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Parny

PARNY, ^VARISTE D^SIRfi DE FORGES, Vicomte de (1753-1S14), was born in the Isle of Bourbon on the 6th of February 1753. He was sent to France at nine years old, was educated at Rennes, and in 1771 entered the army. He was, however, shortly recalled to the Isle of Bourbon, where he fell in love with a young lady whom he addresses as Eleonore. Her father refused to consent to her marriage with Parny, and she married some one else. Parny returned to France, and pubhshed his Poesies erotiques in 1778. He also published about the same time his Voyage de Bourgogne (1777), written in collaboration with his friend Antoine de Bertin (1752-1790); Epitre aux insurgents de Boston (1777), and Opuscules poetiques (1779). In 1796 appeared the Guerre des dieux, a poem in the style of Voltaire's Pucclle, directed against Christianity. Parny devoted himself in his later years almost entirely to the religious and political burlesque. He was elected to the Academy in 1803, and in 1813 received a pension from Napoleon. In 1S05 he produced an extraordinary allegoric poem attacking George III., ' Pope acknowledged the essay with affectionate praise, but in 1720 he said it was written " upon such memoirs as I had collected," and later he complained of its defects, saying it had cost him more pains to revise than it would have done to write it.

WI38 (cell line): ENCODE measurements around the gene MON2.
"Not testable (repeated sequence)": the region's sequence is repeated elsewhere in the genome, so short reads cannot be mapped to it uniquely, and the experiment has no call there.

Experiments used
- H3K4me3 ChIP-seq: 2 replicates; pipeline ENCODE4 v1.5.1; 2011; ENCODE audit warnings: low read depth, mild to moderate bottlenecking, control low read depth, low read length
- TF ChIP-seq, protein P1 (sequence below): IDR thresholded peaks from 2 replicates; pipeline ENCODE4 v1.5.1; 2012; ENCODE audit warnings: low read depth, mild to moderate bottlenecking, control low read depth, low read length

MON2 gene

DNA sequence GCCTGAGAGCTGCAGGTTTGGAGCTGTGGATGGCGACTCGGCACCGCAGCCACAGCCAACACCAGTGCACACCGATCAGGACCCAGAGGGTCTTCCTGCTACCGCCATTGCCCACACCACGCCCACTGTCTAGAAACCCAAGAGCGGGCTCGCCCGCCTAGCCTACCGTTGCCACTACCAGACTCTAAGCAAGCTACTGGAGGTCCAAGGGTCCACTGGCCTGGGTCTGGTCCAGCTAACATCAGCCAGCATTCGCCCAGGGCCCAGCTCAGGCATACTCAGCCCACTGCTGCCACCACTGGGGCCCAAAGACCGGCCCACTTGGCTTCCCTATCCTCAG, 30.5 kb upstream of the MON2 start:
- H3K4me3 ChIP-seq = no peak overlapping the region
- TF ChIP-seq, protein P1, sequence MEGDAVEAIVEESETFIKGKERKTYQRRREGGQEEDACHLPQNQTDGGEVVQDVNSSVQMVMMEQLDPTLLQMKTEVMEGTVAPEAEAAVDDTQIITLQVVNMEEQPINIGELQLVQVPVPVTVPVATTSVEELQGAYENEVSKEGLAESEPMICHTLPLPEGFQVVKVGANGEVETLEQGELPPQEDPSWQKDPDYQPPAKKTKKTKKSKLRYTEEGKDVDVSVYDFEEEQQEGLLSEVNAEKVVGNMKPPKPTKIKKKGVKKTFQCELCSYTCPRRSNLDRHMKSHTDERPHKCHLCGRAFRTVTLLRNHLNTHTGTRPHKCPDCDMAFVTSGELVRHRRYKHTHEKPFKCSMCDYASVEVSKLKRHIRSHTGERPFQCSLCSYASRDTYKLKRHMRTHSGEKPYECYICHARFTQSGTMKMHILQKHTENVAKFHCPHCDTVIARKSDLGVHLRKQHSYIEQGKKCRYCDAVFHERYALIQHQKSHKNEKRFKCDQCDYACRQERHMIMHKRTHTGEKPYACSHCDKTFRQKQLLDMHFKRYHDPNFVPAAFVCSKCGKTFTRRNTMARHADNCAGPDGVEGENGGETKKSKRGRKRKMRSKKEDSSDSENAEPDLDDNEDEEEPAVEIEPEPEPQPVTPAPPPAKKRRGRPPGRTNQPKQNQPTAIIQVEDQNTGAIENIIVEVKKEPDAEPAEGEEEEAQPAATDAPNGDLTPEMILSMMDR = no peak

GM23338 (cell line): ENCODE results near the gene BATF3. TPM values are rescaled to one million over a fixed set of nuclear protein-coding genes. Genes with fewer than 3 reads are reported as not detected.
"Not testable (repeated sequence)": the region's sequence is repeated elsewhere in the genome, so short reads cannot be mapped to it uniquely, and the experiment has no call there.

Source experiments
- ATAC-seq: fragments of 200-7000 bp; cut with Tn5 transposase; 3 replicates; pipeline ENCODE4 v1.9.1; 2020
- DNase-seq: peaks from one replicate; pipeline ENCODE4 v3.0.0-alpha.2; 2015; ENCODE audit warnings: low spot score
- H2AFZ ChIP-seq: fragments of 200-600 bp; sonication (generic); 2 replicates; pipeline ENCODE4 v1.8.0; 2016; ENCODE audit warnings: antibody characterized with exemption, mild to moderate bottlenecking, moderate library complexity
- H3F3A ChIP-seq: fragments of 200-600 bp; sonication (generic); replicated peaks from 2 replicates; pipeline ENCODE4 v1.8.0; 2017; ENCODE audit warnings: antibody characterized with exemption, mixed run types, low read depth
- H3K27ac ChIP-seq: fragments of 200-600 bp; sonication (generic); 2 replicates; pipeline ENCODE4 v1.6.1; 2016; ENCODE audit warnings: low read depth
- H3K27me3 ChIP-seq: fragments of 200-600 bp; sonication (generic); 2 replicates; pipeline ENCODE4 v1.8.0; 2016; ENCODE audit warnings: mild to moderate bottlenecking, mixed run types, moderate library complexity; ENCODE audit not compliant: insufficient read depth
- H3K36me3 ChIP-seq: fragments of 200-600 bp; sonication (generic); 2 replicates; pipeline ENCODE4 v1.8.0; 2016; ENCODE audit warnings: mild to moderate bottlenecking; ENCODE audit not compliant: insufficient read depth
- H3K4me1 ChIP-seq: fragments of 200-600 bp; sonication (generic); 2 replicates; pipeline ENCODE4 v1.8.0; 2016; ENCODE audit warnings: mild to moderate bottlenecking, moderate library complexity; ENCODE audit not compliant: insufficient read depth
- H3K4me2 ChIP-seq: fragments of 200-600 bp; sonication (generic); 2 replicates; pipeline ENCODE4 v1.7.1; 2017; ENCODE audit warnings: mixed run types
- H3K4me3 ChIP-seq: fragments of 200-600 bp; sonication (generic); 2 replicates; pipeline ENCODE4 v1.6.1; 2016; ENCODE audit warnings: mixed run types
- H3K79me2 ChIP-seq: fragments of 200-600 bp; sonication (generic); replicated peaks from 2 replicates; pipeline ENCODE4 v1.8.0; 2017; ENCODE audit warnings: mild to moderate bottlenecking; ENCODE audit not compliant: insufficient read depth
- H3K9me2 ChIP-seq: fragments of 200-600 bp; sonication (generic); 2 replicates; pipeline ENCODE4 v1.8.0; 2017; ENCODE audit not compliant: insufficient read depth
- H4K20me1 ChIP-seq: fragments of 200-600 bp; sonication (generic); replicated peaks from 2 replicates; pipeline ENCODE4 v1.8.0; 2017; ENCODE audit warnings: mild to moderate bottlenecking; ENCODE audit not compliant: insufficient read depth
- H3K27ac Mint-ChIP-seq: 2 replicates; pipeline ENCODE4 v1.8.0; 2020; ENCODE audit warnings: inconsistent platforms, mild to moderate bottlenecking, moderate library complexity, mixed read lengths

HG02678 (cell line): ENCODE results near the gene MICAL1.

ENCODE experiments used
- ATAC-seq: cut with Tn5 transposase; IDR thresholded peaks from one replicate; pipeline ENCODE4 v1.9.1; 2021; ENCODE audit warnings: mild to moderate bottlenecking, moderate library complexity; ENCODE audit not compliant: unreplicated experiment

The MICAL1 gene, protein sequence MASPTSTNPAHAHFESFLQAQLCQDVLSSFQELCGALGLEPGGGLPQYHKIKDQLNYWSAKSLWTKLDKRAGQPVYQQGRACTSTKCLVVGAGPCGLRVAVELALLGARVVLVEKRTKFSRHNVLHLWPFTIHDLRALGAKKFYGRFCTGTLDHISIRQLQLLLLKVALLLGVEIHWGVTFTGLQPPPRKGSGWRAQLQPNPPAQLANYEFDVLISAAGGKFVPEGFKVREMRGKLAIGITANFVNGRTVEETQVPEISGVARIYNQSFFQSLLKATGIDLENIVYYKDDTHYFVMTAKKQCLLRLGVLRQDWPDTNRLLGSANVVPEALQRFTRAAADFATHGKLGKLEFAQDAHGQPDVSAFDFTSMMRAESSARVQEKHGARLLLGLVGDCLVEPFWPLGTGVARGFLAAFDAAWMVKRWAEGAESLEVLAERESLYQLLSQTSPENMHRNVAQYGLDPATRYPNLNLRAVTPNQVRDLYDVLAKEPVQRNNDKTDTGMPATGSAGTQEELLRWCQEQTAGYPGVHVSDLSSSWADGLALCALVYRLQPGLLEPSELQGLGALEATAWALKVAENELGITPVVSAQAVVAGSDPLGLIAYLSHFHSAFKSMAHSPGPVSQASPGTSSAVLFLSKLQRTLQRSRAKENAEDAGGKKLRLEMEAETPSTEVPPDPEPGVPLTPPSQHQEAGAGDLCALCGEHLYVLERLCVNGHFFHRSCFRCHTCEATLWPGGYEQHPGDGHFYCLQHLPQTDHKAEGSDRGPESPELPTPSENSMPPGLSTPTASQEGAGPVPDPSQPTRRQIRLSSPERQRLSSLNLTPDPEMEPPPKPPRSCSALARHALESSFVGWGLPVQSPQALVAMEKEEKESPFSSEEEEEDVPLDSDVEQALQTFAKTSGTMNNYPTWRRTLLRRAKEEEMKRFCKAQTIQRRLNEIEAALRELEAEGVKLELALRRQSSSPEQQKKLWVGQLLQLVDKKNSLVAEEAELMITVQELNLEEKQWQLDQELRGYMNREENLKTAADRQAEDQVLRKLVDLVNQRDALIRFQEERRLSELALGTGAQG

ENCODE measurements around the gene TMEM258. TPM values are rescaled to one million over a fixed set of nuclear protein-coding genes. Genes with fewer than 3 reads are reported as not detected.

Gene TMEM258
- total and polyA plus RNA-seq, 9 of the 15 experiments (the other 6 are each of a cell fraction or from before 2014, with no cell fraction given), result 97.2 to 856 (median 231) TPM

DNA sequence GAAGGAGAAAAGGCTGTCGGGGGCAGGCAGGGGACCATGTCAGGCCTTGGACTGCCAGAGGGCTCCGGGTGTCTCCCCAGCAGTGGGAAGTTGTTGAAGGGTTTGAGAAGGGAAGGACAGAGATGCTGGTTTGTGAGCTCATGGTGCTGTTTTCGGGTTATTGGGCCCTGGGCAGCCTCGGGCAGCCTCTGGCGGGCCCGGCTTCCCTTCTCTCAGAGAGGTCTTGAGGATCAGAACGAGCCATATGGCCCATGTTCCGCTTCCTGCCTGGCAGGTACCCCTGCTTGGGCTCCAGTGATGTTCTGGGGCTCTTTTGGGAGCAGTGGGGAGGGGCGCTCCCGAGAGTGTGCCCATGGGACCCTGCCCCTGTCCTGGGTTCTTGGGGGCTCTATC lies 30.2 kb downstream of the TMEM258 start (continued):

his family and his subjects, under the eccentric title of "Goddam! Goddam! par un French-dog." Parny's early love poems and elegies, however, show a remarkable grace and ease, a good deal of tenderness, and considerable fancy and wit. One famous piece, the Elegy on a Young Girl, is scarcely to be excelled in its kind. Parny died in 1814.

His CEuvres choisies were published in 1827. There is a sketch of Parny in Sainte-Beuve's Portraits contemporains.

Note - this article incorporates content from Encyclopaedia Britannica, Eleventh Edition, (1910-1911)

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